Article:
On 21st January, several million people (and counting) marched through streets around the world protesting the Trump presidency. While women’s issues and equality were at the fore, concerns about other cracks in the system were also voiced: the unequal paying of taxes, climate change, refugees.
We all know things aren’t quite right at the moment, and we probably all have lists of policies we would rather see governments implementing. But we don’t know how to get there. Beyond marching, few of us, if any, know what we can do about it.
I was once in a privileged position to ask Bill Gates, the world’s richest man, about the underlying problem of global inequality. His answer was simple: “Well, I can’t do anything about the global economy.”
Is there really nothing he can do?
The difference between a mere ‘progressive’ and an ‘activist’ is that the latter sees a way to bring ideas into practice, and then does something about it. We all have agency to change the status quo, only sometimes it’s hard to put into action. We often bury our head in the sand because it’s uncomfortable to do otherwise. I’m fortunate to be among a community of activists and change agents who feel they do have the power to change outcomes for the better. Sometimes we’re successful, sometimes not.
But whereas I can comfortably see myself as an activist or campaigner, and have ‘kindred spirits’ for support, many people in the corporate sector don’t. Those who seek change inside companies often find themselves alone, constrained by business models, shareholders, or risk-averse leadership. Those who want to see more transformative change often end up simply jumping ship in frustration (if they can afford to), or risking their careers as whistleblowers. Others simply give up, parking their political and ‘values’ hat outside the office door, leaving their activism to don a pink ‘pussy’ hat over a weekend protest.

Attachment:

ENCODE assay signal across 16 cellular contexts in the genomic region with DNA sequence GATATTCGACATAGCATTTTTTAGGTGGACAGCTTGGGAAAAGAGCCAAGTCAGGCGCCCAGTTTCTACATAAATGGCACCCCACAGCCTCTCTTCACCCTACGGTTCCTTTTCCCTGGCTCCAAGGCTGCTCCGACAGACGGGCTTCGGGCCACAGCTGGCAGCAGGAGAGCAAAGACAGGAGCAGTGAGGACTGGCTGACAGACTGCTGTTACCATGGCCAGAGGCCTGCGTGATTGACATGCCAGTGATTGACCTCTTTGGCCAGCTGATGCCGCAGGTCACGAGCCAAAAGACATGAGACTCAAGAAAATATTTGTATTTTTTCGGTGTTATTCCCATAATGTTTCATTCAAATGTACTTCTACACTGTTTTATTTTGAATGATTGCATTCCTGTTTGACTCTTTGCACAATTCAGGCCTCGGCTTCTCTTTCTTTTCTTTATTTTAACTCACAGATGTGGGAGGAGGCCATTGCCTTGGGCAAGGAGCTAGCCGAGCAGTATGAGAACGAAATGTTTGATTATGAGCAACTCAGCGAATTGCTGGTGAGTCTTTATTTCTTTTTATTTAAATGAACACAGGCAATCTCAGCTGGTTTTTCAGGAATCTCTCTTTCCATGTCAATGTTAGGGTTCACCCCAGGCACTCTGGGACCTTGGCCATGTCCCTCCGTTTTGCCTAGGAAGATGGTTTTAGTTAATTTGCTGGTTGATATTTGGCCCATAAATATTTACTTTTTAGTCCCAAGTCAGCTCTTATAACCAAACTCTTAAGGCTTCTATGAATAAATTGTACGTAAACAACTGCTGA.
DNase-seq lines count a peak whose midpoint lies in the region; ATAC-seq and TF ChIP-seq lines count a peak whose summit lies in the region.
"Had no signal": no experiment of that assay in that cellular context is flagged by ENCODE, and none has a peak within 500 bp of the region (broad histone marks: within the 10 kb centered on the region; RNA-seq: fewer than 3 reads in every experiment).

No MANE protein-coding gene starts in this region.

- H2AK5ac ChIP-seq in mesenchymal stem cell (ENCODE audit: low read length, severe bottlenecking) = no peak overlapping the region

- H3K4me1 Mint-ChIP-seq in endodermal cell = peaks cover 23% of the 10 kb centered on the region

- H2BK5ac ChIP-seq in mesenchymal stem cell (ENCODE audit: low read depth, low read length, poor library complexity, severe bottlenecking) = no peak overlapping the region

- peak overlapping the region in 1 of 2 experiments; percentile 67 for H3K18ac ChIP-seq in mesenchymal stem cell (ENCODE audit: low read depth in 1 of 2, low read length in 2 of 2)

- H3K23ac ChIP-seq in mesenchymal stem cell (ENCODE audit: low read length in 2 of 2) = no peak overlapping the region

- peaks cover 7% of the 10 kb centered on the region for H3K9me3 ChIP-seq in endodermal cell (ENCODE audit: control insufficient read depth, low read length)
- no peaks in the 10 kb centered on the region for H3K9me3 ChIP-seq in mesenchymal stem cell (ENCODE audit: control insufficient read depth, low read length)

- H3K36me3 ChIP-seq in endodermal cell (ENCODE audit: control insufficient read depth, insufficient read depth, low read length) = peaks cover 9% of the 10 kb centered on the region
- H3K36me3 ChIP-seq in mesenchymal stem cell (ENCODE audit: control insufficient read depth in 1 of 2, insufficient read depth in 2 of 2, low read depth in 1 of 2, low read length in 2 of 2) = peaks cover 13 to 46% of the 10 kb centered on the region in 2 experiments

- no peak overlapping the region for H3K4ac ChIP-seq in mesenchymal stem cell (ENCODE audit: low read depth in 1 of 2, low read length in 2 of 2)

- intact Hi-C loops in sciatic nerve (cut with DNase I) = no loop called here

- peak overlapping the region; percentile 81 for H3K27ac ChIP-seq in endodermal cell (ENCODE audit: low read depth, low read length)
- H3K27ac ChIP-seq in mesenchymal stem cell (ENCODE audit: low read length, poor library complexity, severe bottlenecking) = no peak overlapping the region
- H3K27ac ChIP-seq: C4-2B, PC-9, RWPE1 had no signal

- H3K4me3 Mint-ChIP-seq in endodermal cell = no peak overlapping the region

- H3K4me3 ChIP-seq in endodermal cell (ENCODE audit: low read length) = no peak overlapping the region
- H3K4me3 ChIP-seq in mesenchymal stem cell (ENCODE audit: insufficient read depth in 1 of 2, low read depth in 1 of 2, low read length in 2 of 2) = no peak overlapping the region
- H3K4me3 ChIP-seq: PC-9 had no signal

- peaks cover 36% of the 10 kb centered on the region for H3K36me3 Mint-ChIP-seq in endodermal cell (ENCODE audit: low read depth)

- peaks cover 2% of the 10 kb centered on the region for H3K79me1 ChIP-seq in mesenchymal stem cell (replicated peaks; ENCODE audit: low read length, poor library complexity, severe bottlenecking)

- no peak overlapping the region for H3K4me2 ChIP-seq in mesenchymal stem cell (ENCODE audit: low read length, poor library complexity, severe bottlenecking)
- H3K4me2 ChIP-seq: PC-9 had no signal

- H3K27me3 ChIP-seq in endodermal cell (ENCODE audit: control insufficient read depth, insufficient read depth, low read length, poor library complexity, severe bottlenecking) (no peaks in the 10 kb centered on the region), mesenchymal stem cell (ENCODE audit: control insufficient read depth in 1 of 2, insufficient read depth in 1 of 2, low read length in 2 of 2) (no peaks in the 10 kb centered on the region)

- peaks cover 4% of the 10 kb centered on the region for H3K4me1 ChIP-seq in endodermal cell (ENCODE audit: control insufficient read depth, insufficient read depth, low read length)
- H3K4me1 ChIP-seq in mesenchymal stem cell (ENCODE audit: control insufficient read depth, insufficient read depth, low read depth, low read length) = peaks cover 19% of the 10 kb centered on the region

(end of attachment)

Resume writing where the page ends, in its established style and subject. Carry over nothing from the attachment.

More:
If we want to bring about real change, one that counters the unfairness that has given rise to Brexit and Trump, then we need to get beyond armchair campaigning. We need to go beyond the comfort zone of online petitions, and we need to stop taking our values hat off when we get to work.
I was inspired by Ikea’s recent refusal to invest in renewables in the UK, thereby taking a stand against the government backtracking on pledges to create a favourable environment for green energy. Cynics might see this as a step too far: business should stay out of politics. But companies have never shied away from ‘activism’ when it comes to policies benefitting their shareholders. Why is it not the norm for company ‘activism’ to help society or the environment? Activist companies (and the leaders within them) should feel equally comfortable being vocal about issues affecting workers and their environment.
Traditional civil-society activists cannot change things alone. Until we all find agency – in our private, working and political lives – the leadership void will continue to be filled by the likes of Trump and Farage.
We need to know more about the processes that turn values into practical action and bring about change. The first step is to support each other in finding the ways and means to make changes happen. How can people inside companies think of themselves as activists? How do processes of change gain critical mass? What tools can be provided to support change-makers?